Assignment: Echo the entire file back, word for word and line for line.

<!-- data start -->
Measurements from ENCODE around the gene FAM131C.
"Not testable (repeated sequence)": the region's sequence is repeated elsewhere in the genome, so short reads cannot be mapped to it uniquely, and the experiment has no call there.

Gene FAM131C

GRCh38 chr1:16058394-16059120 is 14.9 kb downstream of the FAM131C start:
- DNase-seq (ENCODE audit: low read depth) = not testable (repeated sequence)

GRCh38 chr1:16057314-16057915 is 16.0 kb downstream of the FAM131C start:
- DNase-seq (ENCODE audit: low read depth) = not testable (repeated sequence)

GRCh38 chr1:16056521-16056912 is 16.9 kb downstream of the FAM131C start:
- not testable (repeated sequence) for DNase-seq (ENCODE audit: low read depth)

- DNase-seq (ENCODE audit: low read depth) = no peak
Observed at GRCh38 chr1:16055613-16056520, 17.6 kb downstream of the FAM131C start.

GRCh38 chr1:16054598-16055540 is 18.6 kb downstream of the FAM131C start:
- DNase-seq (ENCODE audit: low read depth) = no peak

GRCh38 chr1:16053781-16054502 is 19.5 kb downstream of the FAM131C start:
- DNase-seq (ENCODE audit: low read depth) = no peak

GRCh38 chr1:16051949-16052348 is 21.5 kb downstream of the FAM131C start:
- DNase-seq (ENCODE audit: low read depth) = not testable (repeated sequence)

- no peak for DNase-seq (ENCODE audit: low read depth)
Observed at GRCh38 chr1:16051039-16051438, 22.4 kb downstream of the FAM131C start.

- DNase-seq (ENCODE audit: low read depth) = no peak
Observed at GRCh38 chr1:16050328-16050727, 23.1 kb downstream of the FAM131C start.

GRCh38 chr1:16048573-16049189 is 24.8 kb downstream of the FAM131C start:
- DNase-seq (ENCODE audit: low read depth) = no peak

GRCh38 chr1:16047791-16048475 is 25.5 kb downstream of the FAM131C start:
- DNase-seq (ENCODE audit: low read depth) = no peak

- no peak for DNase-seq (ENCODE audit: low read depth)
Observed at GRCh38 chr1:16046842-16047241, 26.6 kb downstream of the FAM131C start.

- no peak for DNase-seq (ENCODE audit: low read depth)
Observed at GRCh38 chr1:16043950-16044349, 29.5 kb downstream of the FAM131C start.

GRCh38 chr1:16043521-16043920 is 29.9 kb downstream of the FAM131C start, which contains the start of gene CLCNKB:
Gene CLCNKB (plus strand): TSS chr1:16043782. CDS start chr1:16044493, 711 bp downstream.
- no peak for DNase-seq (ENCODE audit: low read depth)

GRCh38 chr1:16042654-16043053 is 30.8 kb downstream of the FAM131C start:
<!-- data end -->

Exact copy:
Measurements from ENCODE around the gene FAM131C.
"Not testable (repeated sequence)": the region's sequence is repeated elsewhere in the genome, so short reads cannot be mapped to it uniquely, and the experiment has no call there.

Gene FAM131C

GRCh38 chr1:16058394-16059120 is 14.9 kb downstream of the FAM131C start:
- DNase-seq (ENCODE audit: low read depth) = not testable (repeated sequence)

GRCh38 chr1:16057314-16057915 is 16.0 kb downstream of the FAM131C start:
- DNase-seq (ENCODE audit: low read depth) = not testable (repeated sequence)

GRCh38 chr1:16056521-16056912 is 16.9 kb downstream of the FAM131C start:
- not testable (repeated sequence) for DNase-seq (ENCODE audit: low read depth)

- DNase-seq (ENCODE audit: low read depth) = no peak
Observed at GRCh38 chr1:16055613-16056520, 17.6 kb downstream of the FAM131C start.

GRCh38 chr1:16054598-16055540 is 18.6 kb downstream of the FAM131C start:
- DNase-seq (ENCODE audit: low read depth) = no peak

GRCh38 chr1:16053781-16054502 is 19.5 kb downstream of the FAM131C start:
- DNase-seq (ENCODE audit: low read depth) = no peak

GRCh38 chr1:16051949-16052348 is 21.5 kb downstream of the FAM131C start:
- DNase-seq (ENCODE audit: low read depth) = not testable (repeated sequence)

- no peak for DNase-seq (ENCODE audit: low read depth)
Observed at GRCh38 chr1:16051039-16051438, 22.4 kb downstream of the FAM131C start.

- DNase-seq (ENCODE audit: low read depth) = no peak
Observed at GRCh38 chr1:16050328-16050727, 23.1 kb downstream of the FAM131C start.

GRCh38 chr1:16048573-16049189 is 24.8 kb downstream of the FAM131C start:
- DNase-seq (ENCODE audit: low read depth) = no peak

GRCh38 chr1:16047791-16048475 is 25.5 kb downstream of the FAM131C start:
- DNase-seq (ENCODE audit: low read depth) = no peak

- no peak for DNase-seq (ENCODE audit: low read depth)
Observed at GRCh38 chr1:16046842-16047241, 26.6 kb downstream of the FAM131C start.

- no peak for DNase-seq (ENCODE audit: low read depth)
Observed at GRCh38 chr1:16043950-16044349, 29.5 kb downstream of the FAM131C start.

GRCh38 chr1:16043521-16043920 is 29.9 kb downstream of the FAM131C start, which contains the start of gene CLCNKB:
Gene CLCNKB (plus strand): TSS chr1:16043782. CDS start chr1:16044493, 711 bp downstream.
- no peak for DNase-seq (ENCODE audit: low read depth)

GRCh38 chr1:16042654-16043053 is 30.8 kb downstream of the FAM131C start: